“For a 13-year-old to be driving that road, that was dumb,” Stevens said.
Why was the team in Texas?
The teams had been taking part in a golf tournament hosted by Midland College at Ranchland Hills Golf Course in Midland.
Eleven schools were participating in the tournament, and play was canceled on Wednesday due to the accident.
In a statement, Midland College President Dr. Steve Thomas shared his condolences.
“This is a devastating loss to that school, and words cannot express how deeply hurt we feel for their loss. I have ordered the MC flag to fly at half-staff through Friday to honor the memories of Coach Tyler James and his team,” he said.
USW created a donation website for families and victims
The University of the Southwest on Wednesday created a fund for victims. The donation website supports victims and their families.
For more information, click here.
University golfers were bound by faith
Aside from golf, what tied the teammates and their families together was their faith. Social media pages have been inundated with a steady stream of offerings of prayers and condolences from fellow college golfers, community members and others.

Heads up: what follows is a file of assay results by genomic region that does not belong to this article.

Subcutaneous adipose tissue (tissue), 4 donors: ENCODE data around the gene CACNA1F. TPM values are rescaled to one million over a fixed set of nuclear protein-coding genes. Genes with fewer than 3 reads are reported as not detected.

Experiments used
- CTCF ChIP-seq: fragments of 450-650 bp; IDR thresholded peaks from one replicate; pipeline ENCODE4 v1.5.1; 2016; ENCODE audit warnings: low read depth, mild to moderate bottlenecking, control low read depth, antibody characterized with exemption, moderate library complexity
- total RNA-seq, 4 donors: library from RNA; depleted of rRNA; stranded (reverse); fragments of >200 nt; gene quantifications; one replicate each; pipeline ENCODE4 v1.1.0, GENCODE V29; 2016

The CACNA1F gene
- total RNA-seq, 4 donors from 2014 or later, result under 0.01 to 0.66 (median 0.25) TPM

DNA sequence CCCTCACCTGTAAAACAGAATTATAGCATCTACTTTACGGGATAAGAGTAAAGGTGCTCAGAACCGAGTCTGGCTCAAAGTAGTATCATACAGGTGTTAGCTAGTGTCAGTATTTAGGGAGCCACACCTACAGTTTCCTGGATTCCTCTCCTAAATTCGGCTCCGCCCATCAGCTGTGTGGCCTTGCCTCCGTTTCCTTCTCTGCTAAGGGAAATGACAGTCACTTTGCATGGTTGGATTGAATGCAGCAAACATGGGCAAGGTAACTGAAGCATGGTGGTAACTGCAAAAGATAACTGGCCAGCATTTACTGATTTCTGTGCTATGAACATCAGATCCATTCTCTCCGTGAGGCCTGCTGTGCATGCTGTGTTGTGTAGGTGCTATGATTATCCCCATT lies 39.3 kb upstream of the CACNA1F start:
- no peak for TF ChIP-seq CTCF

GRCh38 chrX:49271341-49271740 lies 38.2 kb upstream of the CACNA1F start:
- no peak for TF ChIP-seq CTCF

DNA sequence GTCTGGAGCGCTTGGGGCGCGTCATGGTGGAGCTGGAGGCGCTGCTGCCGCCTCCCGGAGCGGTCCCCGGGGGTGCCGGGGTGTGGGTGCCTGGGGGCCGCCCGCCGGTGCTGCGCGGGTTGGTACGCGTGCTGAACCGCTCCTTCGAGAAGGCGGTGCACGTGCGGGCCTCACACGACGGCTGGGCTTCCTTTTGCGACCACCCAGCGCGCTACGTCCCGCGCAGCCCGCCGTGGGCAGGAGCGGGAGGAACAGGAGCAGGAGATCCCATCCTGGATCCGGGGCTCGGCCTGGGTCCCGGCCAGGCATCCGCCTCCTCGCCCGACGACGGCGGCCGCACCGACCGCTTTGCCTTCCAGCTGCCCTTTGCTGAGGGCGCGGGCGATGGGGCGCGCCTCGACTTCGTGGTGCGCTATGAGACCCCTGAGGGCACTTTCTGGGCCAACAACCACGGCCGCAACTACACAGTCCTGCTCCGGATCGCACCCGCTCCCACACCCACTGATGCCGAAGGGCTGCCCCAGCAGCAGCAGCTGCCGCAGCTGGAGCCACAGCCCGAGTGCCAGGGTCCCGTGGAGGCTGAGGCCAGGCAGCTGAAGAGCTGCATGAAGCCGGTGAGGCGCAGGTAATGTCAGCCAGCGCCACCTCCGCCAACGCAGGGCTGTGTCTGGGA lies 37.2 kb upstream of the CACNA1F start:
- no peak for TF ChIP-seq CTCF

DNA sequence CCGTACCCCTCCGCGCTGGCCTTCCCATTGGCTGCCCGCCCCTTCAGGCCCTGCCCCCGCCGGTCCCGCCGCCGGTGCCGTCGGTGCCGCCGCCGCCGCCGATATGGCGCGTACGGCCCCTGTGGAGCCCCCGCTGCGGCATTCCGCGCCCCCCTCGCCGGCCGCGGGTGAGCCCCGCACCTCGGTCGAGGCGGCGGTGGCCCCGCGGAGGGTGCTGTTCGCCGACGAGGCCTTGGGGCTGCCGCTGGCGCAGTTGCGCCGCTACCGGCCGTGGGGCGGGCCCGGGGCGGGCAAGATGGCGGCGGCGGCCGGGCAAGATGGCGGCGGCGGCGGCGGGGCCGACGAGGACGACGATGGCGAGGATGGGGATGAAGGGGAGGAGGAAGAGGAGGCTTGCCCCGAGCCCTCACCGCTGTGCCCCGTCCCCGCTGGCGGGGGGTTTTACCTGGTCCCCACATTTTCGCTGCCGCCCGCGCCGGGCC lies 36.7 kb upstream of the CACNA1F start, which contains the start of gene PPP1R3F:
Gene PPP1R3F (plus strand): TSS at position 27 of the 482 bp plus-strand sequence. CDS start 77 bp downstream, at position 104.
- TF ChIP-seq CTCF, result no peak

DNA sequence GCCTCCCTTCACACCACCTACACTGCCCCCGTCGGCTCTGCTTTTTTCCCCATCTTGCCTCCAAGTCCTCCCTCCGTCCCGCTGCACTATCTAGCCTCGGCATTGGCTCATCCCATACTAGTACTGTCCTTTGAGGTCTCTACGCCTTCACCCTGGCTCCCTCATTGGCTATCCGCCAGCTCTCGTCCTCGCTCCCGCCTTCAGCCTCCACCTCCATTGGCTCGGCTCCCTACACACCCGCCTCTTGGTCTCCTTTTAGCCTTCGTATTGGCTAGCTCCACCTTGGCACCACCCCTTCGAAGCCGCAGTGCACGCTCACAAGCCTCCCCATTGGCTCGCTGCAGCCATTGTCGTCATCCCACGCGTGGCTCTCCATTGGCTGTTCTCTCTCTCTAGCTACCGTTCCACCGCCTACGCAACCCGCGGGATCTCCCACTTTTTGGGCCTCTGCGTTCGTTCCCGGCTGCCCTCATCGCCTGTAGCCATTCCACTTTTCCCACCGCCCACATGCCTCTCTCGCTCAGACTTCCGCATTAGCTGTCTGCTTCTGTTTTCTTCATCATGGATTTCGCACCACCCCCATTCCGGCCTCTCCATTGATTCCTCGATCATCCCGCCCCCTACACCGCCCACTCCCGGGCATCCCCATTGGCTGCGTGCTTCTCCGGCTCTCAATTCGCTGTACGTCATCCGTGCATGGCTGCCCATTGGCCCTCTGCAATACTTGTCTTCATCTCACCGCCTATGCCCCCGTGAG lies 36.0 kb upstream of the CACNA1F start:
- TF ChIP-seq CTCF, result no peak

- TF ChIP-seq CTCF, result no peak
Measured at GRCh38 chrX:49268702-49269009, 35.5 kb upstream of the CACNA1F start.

A short drive from the campus, local golfers set up a memorial at the course where the team practice. Groundskeepers placed flowers, golf balls and a hand-made sign with a Christian cross and the initials USW.
“We have a memorial. It’s the very least we could do for the players and of course coach James,” said Rockwind Community Links Manager Ben Kirkes. “It’s a tough time.”
Kirkes said he saw the team members nearly every day, and was close with them.
“These kids were great kids and they were great, great community members,” Kirkes said. “They were polite and they were just a pleasure to be around.”
Gov. Abbott, Texas leaders have since shared their condolences
Gov. Greg Abbott was among the Texas leaders who shared their condolences on Wednesday.
He issued the following statement:
“We grieve with the loved ones of the individuals whose lives were horrifically taken too soon in this fatal vehicle crash near Andrews last night. The Texas Department of Public Safety is working closely with local officials to investigate this accident, and we offer our full support to the University of the Southwest and the state of New Mexico. I ask Texans to join Cecilia and me in praying for the families of those whose lives were lost and for the recovery of two critically injured students.”
Lt. Gov. Dan Patrick added, “Our hearts go out to the families of the victims and the entire University of the Southwest community during this difficult time.”